As I wrap up 16 years of service on the University of North Carolina Board of Governors, I’ve concluded that no other institution comes close to the university system in shaping the state.
We must modernize where necessary. But in doing so, we must keep the essential character and the spirit intact. It has made North Carolina the best state in America to live, work, live, raise a family and retire.
Our public university fuels North Carolina’s economy. The independent universities do, too.
GlaxoSmithKline would never have decided to grow a global pharmaceutical powerhouse here but for proximity to great research universities. IBM never would have built its largest work force outside its headquarters in Research Triangle Park but for the remarkable engineering program at N.C. State.
Just this year, MetLife acknowledged the importance of our universities in announcing the creation of hundreds of jobs in Charlotte and Cary. Our university system is the single best instrument we can deploy in the job wars of this century. That is why we must make it all that it can be.
As I reflect on our university system, I can’t help but think about the individuals I met in my 16 years on the Board of Governors. They’re what it’s all about.
There was Amanda, a student who joined ROTC out of a sense of service and necessity. Service, because after 9/11, she responded to an inner calling to “right the wrong.” Out of necessity, because the ROTC scholarship made her education affordable.
There were alumni who opened their home to Miguel, a student who had no place to sleep when budget cuts closed the campus library after 11 at night. That’s right, he was sleeping in the stacks. There was only one family car and the family was 60 miles away. Miguel continues his education, and he will make a positive difference to this state, thanks to an alumni family with a generous spirit.
There is Professor Steel, who, despite offers of more money from private universities, remains committed to public education. Steel not only expands the minds of those who venture into his classroom, he inspires hearts to do good while doing well.
During my tenure on the Board of Governors, people often asked about the burden of serving while holding down a demanding job. I found that I always got more than I gave. When my world became burdensome, I could simply visit one of our campuses.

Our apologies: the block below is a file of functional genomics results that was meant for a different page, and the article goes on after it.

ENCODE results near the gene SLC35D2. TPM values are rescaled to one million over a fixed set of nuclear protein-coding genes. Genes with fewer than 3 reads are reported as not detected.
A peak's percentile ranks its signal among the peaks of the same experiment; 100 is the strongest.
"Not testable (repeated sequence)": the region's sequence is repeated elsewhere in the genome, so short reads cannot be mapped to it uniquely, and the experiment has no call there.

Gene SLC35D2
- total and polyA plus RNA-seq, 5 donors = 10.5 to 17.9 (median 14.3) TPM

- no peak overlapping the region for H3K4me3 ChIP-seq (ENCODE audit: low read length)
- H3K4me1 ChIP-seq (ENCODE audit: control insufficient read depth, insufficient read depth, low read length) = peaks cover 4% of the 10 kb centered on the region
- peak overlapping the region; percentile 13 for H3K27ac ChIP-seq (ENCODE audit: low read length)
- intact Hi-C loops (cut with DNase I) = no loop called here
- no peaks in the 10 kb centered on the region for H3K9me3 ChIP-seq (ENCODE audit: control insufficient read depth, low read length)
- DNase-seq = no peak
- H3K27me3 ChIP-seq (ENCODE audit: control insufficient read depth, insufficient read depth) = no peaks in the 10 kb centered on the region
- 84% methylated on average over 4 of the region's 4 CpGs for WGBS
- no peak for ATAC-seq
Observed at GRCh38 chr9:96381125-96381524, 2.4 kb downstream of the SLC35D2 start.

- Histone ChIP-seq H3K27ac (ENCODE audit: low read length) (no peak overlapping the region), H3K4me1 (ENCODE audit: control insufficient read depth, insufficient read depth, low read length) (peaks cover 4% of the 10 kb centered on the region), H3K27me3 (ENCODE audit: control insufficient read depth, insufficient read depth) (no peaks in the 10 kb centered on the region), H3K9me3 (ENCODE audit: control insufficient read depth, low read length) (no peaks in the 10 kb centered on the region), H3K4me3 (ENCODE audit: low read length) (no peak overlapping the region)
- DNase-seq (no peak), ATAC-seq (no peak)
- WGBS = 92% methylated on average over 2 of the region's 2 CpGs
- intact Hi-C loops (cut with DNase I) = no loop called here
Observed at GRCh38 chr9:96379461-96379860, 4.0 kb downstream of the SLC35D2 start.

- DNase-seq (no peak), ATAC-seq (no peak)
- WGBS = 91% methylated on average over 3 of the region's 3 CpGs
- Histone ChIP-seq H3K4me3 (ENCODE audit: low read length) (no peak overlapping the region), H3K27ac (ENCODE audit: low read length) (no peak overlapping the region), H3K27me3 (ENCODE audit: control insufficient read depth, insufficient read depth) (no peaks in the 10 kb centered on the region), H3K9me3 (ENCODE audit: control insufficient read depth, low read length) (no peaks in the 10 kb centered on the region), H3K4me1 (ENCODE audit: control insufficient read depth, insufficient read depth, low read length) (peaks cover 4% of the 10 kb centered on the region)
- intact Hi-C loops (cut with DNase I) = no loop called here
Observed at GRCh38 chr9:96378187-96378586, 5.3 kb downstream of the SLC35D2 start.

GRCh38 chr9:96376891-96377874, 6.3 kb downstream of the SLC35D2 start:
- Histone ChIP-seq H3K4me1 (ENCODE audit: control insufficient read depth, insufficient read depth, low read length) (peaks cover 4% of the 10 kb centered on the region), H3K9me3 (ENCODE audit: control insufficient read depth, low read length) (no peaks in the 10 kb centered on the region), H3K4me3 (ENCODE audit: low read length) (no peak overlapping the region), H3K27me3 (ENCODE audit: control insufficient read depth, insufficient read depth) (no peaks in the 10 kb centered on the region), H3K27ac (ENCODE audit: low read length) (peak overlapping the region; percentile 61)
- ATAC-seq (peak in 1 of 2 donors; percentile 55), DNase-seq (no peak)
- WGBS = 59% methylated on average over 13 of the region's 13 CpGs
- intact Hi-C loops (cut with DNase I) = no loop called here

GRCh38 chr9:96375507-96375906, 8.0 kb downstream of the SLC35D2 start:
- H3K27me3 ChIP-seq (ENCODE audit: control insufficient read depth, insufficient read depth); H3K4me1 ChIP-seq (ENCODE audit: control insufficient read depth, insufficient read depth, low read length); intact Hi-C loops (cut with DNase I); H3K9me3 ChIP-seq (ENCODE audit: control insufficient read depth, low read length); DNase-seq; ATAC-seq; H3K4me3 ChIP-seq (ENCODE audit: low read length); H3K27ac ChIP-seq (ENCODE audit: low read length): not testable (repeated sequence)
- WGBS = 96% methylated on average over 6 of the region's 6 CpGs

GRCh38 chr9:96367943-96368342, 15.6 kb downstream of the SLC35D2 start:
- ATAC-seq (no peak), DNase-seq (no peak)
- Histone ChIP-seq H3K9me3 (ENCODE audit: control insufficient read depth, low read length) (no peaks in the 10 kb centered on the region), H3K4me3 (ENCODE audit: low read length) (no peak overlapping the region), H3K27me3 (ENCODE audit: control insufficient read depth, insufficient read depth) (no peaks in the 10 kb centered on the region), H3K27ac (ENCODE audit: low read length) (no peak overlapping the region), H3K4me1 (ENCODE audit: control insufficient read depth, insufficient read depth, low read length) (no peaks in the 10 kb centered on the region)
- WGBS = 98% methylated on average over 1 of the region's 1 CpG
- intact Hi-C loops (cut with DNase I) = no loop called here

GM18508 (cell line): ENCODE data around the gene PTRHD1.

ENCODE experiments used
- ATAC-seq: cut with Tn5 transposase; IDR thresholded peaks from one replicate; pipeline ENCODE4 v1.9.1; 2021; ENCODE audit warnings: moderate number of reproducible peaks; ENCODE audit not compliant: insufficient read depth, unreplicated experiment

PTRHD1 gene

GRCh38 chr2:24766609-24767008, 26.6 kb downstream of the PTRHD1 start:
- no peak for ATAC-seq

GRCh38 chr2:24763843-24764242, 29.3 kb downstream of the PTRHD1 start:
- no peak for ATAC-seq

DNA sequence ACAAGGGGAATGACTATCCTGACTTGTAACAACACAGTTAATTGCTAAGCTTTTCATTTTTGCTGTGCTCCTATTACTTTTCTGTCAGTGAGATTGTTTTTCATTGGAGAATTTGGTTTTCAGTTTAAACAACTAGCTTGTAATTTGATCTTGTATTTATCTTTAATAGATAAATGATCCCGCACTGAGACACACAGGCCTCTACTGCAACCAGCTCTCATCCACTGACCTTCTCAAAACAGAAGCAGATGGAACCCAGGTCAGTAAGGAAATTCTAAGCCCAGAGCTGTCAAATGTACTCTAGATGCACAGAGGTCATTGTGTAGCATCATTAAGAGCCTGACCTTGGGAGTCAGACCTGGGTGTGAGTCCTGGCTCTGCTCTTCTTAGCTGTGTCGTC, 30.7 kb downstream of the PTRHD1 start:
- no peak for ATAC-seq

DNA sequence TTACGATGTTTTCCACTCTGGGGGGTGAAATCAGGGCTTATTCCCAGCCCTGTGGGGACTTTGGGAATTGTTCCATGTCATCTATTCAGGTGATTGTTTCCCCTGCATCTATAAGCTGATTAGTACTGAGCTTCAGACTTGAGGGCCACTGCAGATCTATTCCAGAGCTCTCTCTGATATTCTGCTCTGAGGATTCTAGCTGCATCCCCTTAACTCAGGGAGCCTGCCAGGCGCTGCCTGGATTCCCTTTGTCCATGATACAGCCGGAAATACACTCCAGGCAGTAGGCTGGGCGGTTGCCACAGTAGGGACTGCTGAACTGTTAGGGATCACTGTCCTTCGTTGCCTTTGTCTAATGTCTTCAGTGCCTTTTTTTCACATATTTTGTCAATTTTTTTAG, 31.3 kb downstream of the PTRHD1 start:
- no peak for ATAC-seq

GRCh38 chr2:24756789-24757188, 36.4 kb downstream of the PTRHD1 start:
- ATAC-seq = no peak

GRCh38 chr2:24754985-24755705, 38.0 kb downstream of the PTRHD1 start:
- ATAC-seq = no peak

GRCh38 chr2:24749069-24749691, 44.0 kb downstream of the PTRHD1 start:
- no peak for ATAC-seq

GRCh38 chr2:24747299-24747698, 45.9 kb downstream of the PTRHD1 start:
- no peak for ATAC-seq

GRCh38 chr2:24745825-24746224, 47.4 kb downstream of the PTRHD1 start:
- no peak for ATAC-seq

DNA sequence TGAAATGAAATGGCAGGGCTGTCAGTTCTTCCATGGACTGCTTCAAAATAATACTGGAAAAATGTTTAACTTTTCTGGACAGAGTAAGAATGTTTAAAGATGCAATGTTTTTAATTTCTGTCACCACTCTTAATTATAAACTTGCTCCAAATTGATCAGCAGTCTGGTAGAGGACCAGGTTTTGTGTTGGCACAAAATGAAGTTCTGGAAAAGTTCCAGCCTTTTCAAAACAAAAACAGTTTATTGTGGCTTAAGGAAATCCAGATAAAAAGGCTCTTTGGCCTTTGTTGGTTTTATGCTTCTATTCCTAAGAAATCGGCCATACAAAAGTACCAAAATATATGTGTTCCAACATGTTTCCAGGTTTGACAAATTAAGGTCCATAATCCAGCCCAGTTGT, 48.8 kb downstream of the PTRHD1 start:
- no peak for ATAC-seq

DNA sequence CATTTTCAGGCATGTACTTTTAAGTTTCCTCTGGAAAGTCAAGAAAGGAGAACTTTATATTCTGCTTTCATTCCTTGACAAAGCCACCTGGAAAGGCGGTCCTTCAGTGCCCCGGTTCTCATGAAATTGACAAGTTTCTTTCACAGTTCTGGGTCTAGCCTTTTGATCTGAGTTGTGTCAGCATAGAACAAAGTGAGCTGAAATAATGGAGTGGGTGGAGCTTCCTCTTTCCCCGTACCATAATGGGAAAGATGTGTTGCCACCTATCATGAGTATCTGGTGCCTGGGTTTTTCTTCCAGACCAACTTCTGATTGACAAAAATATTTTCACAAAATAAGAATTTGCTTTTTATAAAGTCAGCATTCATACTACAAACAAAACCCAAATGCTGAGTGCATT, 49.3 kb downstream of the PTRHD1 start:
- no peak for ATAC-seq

I drank from the creative waters of the UNC School of the Arts, where dancers soar, music inspires and film and theater stretch the mind and touch the soul. I stood in the shadow of the Greensboro Four at North Carolina A&T. It caused me to wonder if I had the courage to make a difference. I’ve marveled at the magnetism of the Old Well and the N.C. State Bell Tower – powerful symbols of excellence and competition.
And during these past 16 years, I’ve spent many hours at my alma mater, Appalachian State University, where, like the Psalmist, I’ve cast my eyes upon the hills, whence cometh my help.
During my tenure, enrollment increased from 140,000 to more than 200,000. The 2000 Higher Education Bond campaign at $3.1 billion was the largest higher education bond referendum in human history. The construction that came from it has transformed each campus –modernizing science labs and updating technology.
The opportunity to go to college, no matter your financial circumstances, is a part of the fabric of North Carolina. If you asked our residents whether it’s more important to have less investment in education, lower taxes or the opportunity for them, their children or grandchildren to go to a good public university with affordable tuition, how do you think they would answer?
As we look to the future, there are other key questions that have not been resolved:
• How does the university improve graduation and retention rates and remain “relevant” in an ever-changing, knowledge-based global economy when the costs continue to rise and student debt is now $1 trillion a year nationally?
• How do we modernize the university while preserving academic freedom, meeting the demands for content delivery on more efficient and effective platforms?
• How does the university address the “browning” of North Carolina – an increasingly diverse state that is home to a burgeoning Hispanic population?
I’m hopeful that the UNC Board of Governors will thoughtfully tackle these and other critical questions. And I pray that the governor and the legislature will strengthen the university, while keeping the essential character and the spirit intact. Among all our institutions in North Carolina, the university system has the greatest potential to guide us into a better future. It is up to us to ensure that it does.
Brad Wilson is president and CEO of Blue Cross and Blue Shield of North Carolina. His tenure on the Board of Governors ends today.